Another awesome thing in this picture is the trolley car. In 1910, when it had finally become clear the the Rice Board of Trustees was actually going to build a school, the Houston Electric Co. authorized the construction (at a cost of $75,000) of an extension of its South End line to serve the Institute. There weren’t a lot of automobiles around then and even if there had been, this picture below shows what Main Street looked like (towards downtown) when it wasn’t raining. When it was raining, it was close to impassable. For Rice students who didn’t live on campus and for dorm residents who wanted to go to the movies or shopping downtown, this trolley became their usual form of transportation.
The picture above was taken a guy who was hanging around waiting for a train back to town. (Again, I know this because of outstanding scrapbook labeling technique). Rice students spent a lot of time hanging around waiting for trains, at both the Institute stop and at the stop on Eagle Avenue where you had transfer to the line that went to campus (and then on to Bellaire). The Eagle Avenue stop was roughly where the Sears is today.
The kids seemed to sort of enjoy themselves while they were waiting for the trolley, at least as long as the weather was reasonably nice. Here’s a gang of them waiting at Eagle Avenue for a ride to campus:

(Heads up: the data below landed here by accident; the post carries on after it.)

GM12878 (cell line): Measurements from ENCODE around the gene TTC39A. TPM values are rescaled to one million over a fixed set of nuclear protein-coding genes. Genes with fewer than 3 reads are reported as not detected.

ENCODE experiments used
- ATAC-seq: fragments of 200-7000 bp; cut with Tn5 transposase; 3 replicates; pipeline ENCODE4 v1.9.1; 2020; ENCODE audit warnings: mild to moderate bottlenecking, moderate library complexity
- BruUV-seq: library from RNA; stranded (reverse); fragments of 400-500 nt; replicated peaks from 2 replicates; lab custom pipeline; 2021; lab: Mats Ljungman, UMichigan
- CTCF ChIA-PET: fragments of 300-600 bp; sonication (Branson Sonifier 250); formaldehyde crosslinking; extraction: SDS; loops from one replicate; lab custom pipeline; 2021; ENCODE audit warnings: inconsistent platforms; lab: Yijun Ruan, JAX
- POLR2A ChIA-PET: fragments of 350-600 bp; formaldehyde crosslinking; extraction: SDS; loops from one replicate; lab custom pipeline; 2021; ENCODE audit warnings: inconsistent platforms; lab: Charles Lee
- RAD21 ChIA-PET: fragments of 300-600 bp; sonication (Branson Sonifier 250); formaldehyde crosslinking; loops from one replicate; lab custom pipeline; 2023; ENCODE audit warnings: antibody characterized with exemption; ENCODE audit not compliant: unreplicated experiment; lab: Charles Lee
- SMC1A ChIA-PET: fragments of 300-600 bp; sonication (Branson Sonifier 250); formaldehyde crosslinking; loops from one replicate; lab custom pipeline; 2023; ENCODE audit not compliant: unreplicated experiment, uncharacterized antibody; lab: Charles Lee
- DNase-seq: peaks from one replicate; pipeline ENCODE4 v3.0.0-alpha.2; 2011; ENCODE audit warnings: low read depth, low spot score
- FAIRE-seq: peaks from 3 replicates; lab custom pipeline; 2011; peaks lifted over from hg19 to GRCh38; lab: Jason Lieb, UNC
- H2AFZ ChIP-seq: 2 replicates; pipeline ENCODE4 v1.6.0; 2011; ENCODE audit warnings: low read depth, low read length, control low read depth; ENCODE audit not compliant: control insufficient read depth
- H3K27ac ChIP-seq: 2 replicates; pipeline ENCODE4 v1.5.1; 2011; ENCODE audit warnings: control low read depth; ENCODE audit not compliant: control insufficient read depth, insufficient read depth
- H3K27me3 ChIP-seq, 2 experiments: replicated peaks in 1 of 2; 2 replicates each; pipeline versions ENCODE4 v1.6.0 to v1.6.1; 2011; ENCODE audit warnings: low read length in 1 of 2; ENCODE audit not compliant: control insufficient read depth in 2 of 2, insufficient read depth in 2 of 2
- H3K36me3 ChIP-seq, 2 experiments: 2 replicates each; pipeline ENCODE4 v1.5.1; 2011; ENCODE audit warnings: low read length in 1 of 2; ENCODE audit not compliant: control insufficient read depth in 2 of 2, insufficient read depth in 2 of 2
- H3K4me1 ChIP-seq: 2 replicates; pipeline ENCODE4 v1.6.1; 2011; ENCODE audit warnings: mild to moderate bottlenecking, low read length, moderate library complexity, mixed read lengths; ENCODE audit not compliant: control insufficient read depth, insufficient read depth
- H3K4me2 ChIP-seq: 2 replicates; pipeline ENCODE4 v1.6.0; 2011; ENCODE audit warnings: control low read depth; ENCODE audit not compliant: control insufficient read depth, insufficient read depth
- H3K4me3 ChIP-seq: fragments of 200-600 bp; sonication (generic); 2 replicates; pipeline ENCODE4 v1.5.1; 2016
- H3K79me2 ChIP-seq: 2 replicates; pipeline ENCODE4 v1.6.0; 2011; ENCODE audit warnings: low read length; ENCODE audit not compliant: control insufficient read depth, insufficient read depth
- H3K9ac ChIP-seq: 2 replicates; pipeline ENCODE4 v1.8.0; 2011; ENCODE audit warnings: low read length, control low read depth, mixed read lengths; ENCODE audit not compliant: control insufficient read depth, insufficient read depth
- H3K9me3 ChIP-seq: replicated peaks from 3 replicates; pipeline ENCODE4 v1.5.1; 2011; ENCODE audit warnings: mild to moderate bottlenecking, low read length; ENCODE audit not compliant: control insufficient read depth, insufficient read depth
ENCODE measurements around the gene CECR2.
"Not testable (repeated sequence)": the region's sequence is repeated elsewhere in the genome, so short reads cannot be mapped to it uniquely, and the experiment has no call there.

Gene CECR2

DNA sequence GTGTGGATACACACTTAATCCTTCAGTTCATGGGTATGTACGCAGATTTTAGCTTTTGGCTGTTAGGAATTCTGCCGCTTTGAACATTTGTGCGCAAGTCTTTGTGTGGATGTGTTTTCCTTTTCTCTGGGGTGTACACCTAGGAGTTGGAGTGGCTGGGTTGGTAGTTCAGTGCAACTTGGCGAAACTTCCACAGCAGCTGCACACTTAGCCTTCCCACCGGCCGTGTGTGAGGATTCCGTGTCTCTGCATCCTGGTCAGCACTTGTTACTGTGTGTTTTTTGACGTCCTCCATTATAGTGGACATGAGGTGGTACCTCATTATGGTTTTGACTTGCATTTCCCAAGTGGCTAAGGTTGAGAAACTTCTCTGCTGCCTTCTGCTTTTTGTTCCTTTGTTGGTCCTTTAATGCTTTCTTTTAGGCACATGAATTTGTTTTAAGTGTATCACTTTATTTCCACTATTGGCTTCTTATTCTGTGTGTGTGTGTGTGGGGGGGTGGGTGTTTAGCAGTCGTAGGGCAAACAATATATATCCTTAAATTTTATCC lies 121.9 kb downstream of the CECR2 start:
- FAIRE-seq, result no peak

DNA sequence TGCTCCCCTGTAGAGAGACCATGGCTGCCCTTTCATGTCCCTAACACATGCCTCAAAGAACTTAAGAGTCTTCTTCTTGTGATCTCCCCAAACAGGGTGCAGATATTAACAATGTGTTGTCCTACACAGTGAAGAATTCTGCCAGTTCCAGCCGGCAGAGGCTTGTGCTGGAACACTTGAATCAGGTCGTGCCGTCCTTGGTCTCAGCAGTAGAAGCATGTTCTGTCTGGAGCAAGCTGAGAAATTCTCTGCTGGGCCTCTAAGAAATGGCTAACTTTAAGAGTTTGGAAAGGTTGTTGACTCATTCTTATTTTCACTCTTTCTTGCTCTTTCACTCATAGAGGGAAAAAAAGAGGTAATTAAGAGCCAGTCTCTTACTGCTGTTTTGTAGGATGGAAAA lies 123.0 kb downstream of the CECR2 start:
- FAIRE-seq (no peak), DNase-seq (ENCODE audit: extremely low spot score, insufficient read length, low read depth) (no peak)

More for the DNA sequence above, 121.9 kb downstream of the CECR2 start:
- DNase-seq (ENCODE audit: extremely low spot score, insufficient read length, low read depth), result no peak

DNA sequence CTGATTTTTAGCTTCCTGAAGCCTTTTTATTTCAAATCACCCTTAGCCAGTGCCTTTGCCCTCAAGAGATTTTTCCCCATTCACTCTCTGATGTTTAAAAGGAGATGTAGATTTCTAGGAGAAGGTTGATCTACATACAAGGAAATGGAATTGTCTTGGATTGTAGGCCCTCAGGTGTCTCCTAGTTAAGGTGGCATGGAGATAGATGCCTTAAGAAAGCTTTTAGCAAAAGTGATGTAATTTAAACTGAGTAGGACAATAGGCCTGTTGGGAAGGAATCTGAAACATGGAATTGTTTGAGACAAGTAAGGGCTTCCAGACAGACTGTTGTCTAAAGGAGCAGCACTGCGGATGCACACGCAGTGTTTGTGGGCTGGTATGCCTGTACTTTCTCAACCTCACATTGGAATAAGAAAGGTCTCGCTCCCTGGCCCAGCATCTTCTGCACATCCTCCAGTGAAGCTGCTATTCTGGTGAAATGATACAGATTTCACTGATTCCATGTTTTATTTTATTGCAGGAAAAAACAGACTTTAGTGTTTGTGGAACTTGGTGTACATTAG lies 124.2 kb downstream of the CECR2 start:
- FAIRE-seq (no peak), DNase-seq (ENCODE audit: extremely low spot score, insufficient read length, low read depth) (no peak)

Things were no fancier at the other end. Here’s a 1918 picture of the trolley shed at the Rice stop. This might be the shed that’s just to the right of Autry House in the 1921 photo, but I’m not certain.
And here’s another gang waiting right in the middle of the tracks, which actually ran down Fannin, to go back to Houston:
This was a very big part of what it meant to be a Rice student back in those days. It seems like everywhere I look there are references to the trolley, to the drivers that the students came to know well, and to the small daily rituals of ridership. And it all just ended one day, in the late 1920s, when they shut them down. I’ll stop for now with this little throw-away drawing, used to fill up space in the 1916 Campanile. There’s whole world in this little drawing.